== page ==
Does my family medical history affect the life insurance rates that I receive?
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Asked October 8, 2013
When you apply for life insurance, you will be asked a number of questions about your family medical history. These questions are intended to identify possible hereditary conditions and better establish the risks of insuring you personally. Each insurer will then use that information according to their own underwriting guidelines to determine how much your premiums will be, or if you are eligible for coverage at all.
Not everything in your family medical history will count against you, and the things that do are weighted differently. Color blindness, for example, does not affect your expected lifespan, but asthma might. A family history of heart disease will count against you more than a family history which includes cancer, because heart disease is more of a hereditary condition than cancer.
Medical conditions which occur after the age of 60 are weighted much lower than those which occur earlier in life. This includes many conditions, including such things as diabetes. The earlier a condition shows up in your family history, the more of a risk there is that you will contract the condition. This is even more pronounced in whole life insurance, but holds true for term life insurance as well.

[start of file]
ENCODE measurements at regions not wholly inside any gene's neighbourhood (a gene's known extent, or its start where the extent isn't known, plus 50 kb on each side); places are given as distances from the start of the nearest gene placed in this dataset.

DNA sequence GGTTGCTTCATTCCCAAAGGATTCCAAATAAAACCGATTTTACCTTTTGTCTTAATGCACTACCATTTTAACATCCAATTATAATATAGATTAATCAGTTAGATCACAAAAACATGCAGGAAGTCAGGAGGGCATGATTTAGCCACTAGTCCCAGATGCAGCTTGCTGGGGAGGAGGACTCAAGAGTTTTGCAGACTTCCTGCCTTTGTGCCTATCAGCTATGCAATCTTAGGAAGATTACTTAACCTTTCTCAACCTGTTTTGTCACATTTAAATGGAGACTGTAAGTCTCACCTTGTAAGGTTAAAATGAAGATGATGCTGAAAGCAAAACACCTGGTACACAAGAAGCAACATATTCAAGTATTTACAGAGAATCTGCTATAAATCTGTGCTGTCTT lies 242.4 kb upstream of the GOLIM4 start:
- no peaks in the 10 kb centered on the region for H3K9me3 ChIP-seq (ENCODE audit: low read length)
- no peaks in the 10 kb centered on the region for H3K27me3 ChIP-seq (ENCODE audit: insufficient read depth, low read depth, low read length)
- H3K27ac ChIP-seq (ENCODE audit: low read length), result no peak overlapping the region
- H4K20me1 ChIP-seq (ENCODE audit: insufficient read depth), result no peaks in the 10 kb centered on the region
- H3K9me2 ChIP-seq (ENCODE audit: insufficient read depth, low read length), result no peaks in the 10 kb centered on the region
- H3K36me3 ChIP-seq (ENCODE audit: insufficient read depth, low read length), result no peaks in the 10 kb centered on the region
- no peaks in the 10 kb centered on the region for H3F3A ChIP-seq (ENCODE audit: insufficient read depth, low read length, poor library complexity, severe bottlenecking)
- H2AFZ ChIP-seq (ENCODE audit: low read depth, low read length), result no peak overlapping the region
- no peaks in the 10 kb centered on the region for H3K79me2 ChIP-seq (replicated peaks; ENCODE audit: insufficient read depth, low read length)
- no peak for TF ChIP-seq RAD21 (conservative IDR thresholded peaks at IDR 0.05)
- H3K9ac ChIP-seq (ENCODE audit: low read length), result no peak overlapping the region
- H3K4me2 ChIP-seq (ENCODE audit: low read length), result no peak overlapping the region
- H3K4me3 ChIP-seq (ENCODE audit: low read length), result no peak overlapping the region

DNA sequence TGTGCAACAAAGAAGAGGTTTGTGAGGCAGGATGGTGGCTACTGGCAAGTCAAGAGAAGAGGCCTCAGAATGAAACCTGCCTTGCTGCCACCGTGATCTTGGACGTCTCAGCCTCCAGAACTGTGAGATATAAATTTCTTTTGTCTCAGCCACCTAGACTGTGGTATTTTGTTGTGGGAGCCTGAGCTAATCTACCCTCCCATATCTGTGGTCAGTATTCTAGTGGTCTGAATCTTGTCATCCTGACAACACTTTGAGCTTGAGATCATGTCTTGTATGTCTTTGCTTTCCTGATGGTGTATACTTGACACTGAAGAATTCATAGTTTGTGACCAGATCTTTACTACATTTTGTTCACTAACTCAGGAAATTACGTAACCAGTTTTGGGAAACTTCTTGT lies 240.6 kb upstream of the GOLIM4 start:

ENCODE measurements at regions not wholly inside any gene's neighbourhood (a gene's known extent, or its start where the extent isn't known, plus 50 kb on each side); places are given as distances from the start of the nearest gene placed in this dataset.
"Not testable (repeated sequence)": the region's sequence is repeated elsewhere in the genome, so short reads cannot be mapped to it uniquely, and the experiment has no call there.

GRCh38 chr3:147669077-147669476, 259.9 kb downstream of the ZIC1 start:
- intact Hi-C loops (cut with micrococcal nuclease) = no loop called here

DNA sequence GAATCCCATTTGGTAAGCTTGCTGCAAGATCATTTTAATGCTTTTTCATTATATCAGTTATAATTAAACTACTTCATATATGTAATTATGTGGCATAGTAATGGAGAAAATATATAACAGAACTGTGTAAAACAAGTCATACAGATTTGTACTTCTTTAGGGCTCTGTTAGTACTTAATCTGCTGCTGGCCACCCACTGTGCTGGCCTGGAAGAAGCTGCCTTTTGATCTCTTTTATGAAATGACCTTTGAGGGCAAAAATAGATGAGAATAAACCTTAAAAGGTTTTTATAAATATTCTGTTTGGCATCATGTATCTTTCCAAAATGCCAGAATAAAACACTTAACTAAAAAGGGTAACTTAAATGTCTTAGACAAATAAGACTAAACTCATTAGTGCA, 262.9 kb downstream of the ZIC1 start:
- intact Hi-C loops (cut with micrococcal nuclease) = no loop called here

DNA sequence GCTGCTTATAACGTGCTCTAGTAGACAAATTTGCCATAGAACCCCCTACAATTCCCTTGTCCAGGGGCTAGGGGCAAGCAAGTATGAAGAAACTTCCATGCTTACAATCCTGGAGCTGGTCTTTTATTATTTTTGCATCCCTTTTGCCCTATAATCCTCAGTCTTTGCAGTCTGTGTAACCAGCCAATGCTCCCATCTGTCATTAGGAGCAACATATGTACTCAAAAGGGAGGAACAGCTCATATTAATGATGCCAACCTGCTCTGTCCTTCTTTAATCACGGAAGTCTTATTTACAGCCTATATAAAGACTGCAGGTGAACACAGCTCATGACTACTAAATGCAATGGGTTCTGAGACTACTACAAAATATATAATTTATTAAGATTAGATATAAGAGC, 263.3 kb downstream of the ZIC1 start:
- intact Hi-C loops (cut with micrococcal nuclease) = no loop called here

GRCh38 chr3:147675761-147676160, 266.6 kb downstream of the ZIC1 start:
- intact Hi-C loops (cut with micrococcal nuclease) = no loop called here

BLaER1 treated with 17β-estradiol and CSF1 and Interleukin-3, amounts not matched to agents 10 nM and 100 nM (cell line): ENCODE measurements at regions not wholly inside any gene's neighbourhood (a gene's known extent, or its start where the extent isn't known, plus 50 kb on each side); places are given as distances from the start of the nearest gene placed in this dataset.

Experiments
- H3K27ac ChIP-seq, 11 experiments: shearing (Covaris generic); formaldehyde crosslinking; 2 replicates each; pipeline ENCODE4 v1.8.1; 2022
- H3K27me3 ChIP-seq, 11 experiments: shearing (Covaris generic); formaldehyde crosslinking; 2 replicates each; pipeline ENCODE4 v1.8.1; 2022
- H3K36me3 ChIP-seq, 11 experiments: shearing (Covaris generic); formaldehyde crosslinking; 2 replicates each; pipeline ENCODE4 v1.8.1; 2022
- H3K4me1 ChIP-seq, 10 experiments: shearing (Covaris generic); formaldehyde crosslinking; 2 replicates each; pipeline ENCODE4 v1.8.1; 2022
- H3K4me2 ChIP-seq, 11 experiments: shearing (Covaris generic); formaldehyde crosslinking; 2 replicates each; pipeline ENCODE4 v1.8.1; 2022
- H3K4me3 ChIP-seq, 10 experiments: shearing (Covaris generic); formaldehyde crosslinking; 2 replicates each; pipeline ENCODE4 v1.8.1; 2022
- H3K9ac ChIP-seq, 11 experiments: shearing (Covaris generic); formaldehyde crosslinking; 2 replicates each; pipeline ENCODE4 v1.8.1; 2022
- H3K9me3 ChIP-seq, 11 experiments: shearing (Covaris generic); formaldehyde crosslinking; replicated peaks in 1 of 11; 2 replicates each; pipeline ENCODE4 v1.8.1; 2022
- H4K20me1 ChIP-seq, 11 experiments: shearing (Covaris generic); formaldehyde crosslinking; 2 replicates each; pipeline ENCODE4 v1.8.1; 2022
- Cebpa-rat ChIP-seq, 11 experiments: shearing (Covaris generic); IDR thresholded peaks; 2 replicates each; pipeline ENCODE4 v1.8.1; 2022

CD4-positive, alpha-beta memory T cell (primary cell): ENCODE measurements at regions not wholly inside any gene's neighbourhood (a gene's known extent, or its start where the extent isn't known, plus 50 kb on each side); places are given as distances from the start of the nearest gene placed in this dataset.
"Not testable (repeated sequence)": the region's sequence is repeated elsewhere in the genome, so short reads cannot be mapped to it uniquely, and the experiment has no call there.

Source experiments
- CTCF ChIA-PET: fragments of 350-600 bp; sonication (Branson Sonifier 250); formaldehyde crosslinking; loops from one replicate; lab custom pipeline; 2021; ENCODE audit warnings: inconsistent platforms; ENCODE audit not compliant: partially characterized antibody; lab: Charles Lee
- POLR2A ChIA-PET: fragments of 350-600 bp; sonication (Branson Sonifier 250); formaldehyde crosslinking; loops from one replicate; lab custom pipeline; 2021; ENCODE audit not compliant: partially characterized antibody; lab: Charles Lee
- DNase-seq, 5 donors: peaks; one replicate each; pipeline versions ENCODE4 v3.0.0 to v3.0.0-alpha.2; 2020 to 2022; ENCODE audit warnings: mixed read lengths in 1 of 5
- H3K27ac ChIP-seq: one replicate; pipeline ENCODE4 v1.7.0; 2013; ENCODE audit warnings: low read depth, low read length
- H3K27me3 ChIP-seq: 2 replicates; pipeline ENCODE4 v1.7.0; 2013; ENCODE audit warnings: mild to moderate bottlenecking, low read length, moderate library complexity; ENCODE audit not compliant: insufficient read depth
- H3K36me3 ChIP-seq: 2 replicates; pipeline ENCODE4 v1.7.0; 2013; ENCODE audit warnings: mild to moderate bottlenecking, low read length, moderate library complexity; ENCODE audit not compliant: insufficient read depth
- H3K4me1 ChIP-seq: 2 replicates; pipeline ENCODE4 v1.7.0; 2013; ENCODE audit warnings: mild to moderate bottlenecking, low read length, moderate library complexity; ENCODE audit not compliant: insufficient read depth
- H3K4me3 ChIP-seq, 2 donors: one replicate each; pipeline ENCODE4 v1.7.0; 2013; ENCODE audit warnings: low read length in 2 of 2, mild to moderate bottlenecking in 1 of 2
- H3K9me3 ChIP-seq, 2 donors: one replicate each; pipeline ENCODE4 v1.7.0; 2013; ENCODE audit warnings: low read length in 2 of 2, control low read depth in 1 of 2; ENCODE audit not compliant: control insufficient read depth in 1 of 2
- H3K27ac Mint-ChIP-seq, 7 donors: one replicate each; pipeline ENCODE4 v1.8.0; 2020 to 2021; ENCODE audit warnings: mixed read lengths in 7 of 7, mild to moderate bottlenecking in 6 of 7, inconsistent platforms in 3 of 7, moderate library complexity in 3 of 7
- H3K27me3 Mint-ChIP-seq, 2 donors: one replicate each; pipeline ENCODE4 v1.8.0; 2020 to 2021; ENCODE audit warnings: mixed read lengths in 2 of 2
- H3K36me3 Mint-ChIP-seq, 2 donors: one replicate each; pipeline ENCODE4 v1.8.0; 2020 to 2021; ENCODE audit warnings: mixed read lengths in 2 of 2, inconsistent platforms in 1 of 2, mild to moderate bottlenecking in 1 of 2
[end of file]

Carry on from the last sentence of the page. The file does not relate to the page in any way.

Your family history can work for you as well as against you. If your family medical background does not contain such conditions as diabetes, asthma, or heart disease, you may receive much lower rates than someone else who does have such factors in their medical background. The point is that your family medical history can save you money, not just cost you more, with a favorable background.
You family medical history is only one tool used by life insurance agents to determine the amount of risk you policy would pose. In addition to you medical information, you rates will also be determined by things such as you occupation and any risky activities you partake of, such as skydiving or rock climbing. To keep your life insurance rates as low as possible, cut back on risky activities, quit smoking, and take up a regular exercise routine.
Answered October 8, 2013 by Anonymous